Noble has a strategy that has served him well over the years. He leaves the city and travels to Social Circle, located about 50 miles east of Atlanta. His route takes him through the town’s neighborhoods, and up Ga. 11 to Monroe. On weekends, he also travels to Madison and Greensboro.
According to Noble, the drive time and fuel expense are worth it, because he can access an area with plenty of customers and little competition. He also is a model of consistency, having driven through the same area year after year.
As he drives through Social Circle, it’s clear that he’s got a routine. He taps the brakes outside certain houses, ones with toy-covered front yards and bicycle-packed carports, indicative of homes with kids. “You know the places where you should drive a little slower,” he said.
He plays “Do Your Ears Hang Low?” on the loudspeaker and rings the truck’s bell in time with the music.
When he stops, Noble greets his customers at the curb-side window.
“Hi, how are you doing today?”
His typical sale is less than $5, often much less. The prepackaged ice cream treats — like red, white and blue Firecrackers or pink and teal Cotton Candy Twirls — start at $1. He also sells bags of chips for 50 cents — Flamin’ Hot Cheetos are especially popular — and cans of soda for $1. He is unfailingly polite and pleasant, even on the few occasions when his customers do not return the favor.
“You don’t have to be a rocket scientist,” Noble said. “Just be courteous, and don’t cheat anybody.”
Noble’s tactics have made him successful enough that he serves as a sounding board for other, less seasoned drivers. He tells them all the same thing: Be honest, courteous and consistent, and the money will follow. According to Noble, the demands for consistency in the business are tough for some newer drivers to comprehend. He estimated that there is a core group of about 20 drivers who return to Frosty Treats each summer. The rest tend to be transients searching for an easy buck.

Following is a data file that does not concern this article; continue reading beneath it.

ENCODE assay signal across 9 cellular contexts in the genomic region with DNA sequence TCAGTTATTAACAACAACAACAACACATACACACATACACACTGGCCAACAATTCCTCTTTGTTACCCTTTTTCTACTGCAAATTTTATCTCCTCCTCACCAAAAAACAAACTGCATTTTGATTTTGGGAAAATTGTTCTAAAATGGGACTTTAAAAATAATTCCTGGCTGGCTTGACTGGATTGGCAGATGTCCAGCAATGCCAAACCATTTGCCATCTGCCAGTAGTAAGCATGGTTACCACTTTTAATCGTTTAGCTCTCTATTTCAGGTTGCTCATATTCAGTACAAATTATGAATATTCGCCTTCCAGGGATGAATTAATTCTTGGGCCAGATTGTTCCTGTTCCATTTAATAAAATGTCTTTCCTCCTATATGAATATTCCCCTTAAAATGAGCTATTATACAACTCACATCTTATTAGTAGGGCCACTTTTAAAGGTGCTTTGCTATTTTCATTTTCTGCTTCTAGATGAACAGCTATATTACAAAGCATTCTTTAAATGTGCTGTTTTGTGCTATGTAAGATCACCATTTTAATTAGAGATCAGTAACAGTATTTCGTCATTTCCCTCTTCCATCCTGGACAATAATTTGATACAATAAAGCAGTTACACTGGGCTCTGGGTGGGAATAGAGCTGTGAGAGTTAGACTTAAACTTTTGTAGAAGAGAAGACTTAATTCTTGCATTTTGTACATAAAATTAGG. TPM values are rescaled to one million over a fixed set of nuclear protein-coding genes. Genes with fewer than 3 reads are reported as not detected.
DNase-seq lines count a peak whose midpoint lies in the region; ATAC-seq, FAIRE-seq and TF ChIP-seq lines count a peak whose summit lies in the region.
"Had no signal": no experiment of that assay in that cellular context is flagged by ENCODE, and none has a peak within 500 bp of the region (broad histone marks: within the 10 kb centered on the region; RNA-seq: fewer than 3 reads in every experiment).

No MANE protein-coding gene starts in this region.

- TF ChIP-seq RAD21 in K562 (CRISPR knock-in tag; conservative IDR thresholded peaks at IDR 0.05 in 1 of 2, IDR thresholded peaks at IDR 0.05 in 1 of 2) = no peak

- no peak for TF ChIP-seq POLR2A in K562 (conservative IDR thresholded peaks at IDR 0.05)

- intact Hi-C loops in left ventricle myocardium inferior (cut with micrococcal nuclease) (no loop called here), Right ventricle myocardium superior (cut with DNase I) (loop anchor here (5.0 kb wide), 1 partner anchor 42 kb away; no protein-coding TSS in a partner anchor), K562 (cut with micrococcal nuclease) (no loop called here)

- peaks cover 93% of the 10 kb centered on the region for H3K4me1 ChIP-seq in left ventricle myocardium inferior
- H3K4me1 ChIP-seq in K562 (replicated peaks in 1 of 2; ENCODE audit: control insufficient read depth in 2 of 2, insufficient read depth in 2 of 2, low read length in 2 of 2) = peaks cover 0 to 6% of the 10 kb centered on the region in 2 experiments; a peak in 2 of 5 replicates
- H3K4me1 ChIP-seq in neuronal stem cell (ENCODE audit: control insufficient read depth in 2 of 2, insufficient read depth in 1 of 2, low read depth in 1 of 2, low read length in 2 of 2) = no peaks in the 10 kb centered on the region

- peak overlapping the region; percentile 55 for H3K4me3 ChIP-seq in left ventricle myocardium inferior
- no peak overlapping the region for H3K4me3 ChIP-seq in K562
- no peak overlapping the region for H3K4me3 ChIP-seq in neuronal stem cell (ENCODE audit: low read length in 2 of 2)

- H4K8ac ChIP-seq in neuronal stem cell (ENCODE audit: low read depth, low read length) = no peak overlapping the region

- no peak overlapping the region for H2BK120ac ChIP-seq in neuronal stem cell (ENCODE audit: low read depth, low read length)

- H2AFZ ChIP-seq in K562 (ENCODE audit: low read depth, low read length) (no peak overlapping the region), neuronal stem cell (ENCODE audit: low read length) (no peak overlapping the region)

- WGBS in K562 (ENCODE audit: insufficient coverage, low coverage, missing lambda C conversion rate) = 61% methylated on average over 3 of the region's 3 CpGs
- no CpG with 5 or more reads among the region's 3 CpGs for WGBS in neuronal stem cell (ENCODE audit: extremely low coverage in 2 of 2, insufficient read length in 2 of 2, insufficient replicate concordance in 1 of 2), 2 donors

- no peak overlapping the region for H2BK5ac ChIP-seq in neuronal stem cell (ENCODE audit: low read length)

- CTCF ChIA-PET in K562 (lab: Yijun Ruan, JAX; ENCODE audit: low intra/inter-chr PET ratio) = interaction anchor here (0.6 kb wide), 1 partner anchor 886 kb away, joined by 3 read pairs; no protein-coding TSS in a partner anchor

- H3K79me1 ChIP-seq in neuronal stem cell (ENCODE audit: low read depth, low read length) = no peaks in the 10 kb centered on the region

Noble’s strategy has worked for him, even though he does not focus on the more expensive, higher-margin treats that sell for $2-$4, like the character-themed Spider-Man and Spongebob Squarepants ice pops, or the Magnum Double Caramel bars. He noted that some drivers who visit more affluent neighborhoods sell those items at a higher rate, but don’t seem to make more money at the end of the day. He has grown fond of his territory, and his hard work and commitment have rewarded him.
Though he appreciates the flexibility, freedom and financial rewards, Noble never has considered leaving for a more modern gig-economy job, like Uber, Lyft or Postmates. The true appeal of driving an ice cream truck, he said, is in the smiles of the kids who regularly buy treats from him.
“This dollar ice cream is the highlight of their day,” Noble said.
He’s not on the A-Team, but, as a driver for Frosty Treats, Noble lives up to his name.